What are some best practices you can share so data is shared responsibly and ethically?
The most important best practice I can recommend is to focus on how ethics and responsible data use is a part of your organizational culture. There are some things that can be done through technology, but ethics is driven by people not tools. Make sure that you have a code of ethics, a set of principles that guides your teams in the decisions made and can be used to build trust within organizations and with the communities you serve.
As government becomes more digitized, consent based on empowering data owners will be critical. A set of principles that encourages questions around how you’re making sure data is protected, that datasets are large and diverse enough, that questions are framed adequately ensures that ethics is at the top of people’s mind throughout the data lifecycle. At BrightHive, we instituted an ethical design checklist. Beyond that, it is also important to make sure that the ethics manifesto filters into your processes.
So what are the ethical implications of sharing data?
Tools help us draw insights and answer questions, but we as individuals have the responsibility to assess the quality of the answers. Tools help link and aggregate data and merge datasets, but biased algorithms can change the result. Tools can’t tell us whether it was a large enough dataset, or a diverse enough dataset to help us get the answers we’re looking for. What we’re starting to realize is that we rely too heavily on the technology. Machine learning and artificial intelligence can’t do the thinking for you. You still need people with subject matter expertise to analyze what the technology has done. Someone should be able to analyze the results and deduce what is happening with the data.
The interaction between technology and people is at the crux of the ethical issue – we need to ask the right questions and understand what conclusions we are drawing from the data and the implications from it.
Who is responsible when data isn’t shared responsibly?
When I hear about a breach, the first thing I want to know is where things went wrong in the process. Not for blame, but for gaps that caused the leak. A sound process with the right checks along the way minimizes your risk of exposing data inappropriately. At the collection process, is there a check? When you get to the analysis, was there a check in place? I look at where in the process there was a failure.
What is a data steward, what are their responsibilities?
The fun part of the data steward role is in creating, optimizing, and examining the end-to-end life cycle. You’re responsible for caring for data from the minute data enters your environment until it leaves, and working with your organization to make sure all the steps are in place. It’s a process that includes documenting and understanding the organizations’ operating model, as well as educating staff on what it means.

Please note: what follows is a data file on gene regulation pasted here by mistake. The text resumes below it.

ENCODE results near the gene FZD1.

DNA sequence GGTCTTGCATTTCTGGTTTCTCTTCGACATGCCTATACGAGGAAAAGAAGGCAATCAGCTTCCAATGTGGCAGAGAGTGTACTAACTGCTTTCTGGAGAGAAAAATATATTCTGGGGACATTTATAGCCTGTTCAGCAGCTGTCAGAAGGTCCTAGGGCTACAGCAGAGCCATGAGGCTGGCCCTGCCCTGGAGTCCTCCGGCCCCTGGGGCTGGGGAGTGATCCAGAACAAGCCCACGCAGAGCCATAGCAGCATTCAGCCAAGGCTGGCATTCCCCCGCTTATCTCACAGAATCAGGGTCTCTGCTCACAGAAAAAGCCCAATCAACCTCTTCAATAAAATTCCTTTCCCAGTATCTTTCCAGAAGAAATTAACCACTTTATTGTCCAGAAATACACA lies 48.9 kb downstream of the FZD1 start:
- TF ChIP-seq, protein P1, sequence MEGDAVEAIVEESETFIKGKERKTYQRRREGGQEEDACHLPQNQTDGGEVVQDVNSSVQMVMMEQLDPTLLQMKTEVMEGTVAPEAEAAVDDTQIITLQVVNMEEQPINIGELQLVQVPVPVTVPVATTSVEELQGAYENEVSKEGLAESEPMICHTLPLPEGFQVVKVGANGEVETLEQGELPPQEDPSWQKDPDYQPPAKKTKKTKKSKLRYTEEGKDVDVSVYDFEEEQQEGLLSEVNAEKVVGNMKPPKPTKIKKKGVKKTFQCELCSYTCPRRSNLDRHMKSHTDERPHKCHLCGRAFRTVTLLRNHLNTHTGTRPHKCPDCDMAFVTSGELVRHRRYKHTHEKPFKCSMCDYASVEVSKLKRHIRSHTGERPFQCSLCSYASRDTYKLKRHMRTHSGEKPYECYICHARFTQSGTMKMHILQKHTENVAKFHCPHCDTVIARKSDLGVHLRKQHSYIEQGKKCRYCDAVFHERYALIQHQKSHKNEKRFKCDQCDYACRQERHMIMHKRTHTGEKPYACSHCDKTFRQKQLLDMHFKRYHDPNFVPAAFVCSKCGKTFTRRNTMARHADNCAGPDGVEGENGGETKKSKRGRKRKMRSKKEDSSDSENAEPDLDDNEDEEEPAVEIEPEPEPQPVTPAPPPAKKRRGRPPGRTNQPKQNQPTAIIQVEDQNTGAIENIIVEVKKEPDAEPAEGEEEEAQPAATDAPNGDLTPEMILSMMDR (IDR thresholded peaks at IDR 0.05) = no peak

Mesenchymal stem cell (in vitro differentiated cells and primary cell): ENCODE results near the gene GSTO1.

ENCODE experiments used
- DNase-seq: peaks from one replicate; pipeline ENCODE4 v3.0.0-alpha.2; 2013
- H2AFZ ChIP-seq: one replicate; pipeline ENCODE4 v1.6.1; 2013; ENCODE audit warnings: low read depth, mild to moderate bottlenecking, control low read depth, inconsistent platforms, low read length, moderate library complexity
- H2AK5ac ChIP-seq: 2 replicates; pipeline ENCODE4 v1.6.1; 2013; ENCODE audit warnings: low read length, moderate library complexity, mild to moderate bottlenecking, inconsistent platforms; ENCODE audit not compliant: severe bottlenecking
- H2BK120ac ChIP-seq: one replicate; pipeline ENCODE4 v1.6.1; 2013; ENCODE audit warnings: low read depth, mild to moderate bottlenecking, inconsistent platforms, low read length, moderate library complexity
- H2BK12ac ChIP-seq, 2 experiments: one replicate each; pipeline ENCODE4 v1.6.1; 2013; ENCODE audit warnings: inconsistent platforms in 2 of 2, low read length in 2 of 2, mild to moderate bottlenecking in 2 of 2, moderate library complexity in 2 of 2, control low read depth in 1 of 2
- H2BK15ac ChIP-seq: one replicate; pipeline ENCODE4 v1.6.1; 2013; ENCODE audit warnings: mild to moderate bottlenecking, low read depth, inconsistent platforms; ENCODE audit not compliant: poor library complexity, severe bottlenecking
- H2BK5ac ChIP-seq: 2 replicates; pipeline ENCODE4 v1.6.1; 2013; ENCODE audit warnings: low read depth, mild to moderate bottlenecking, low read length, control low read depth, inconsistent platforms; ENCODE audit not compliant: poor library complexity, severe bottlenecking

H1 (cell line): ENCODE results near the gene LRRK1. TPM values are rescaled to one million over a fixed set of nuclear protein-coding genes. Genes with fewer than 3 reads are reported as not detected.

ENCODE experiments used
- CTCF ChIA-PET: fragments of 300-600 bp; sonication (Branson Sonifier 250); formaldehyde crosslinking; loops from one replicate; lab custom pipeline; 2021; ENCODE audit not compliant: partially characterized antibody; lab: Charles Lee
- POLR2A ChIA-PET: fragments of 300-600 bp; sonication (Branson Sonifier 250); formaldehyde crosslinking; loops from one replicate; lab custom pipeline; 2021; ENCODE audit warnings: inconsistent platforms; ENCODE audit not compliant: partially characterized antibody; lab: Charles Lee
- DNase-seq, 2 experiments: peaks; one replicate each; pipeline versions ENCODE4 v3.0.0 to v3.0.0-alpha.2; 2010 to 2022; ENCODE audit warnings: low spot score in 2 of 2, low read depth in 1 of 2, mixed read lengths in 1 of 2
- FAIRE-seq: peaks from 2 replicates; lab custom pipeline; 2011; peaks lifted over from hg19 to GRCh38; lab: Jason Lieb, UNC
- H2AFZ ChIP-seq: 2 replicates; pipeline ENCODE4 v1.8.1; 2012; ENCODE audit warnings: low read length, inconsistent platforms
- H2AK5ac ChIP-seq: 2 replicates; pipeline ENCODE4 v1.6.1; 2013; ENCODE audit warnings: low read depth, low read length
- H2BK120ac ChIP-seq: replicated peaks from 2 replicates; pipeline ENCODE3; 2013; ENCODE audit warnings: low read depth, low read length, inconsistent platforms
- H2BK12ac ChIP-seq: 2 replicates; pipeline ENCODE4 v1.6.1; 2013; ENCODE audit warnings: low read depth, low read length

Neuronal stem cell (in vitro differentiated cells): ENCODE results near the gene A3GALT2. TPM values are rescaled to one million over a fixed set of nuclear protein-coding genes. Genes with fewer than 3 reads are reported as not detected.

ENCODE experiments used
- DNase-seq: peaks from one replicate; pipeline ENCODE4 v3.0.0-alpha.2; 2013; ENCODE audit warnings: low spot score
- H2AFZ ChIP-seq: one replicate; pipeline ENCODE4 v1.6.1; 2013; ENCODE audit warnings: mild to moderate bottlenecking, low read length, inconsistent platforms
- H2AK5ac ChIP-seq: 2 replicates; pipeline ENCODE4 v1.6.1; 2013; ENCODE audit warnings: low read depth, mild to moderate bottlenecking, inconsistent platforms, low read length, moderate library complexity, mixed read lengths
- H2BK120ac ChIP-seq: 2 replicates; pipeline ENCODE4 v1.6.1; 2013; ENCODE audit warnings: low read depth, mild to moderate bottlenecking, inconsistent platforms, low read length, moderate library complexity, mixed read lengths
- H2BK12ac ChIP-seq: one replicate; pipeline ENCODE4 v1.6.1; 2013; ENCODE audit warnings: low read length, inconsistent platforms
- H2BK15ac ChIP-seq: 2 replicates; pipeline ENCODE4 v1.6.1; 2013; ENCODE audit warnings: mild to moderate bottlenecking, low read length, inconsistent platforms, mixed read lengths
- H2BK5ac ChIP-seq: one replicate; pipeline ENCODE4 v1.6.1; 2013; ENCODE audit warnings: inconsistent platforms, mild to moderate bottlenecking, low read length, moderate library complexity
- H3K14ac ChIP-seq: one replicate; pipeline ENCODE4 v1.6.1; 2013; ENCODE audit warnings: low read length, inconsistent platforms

A data steward is the heart of the data. That person can be called a Chief Data Officer (CDO) and can delegate responsibilities to other stewards, but there must be one person who owns the data journey within your organization.
Do you foresee this role changing in the future?
Yes, data roles will evolve in organizations to meet new regulations’ needs. They will be responsible for making sure it is not treated as a checkbox but something that’s a part of the culture of the organization.
Data is rarely a technology problem, rather it’s a cultural problem. Data stewards have to work with multiple parts of an organization to lead the charge on strategic data use for that organization. That’s not solely a legal or technological issue– it’s someone who can bring together all of these different aspects of using data.
How do you measure whether data was used effectively?
The first thing to look at is why data was collected. At the beginning of the project, you want to define the measures of success – not on money and mission but the real, tangible, community impact. If you know and can visualize impact and you know the questions you need to answer to get to that, knowing whether you collected and used data effectively becomes easy.
So many organizations today have troves of data sitting around, not archived or used to answer mission-related questions. Why are you collecting the data? If you’re collecting and not using it, that’s a misuse of data, it’s irresponsible and increases your security risk.
A post by Maysam Ali, Content Manager, AWS Institute, AWS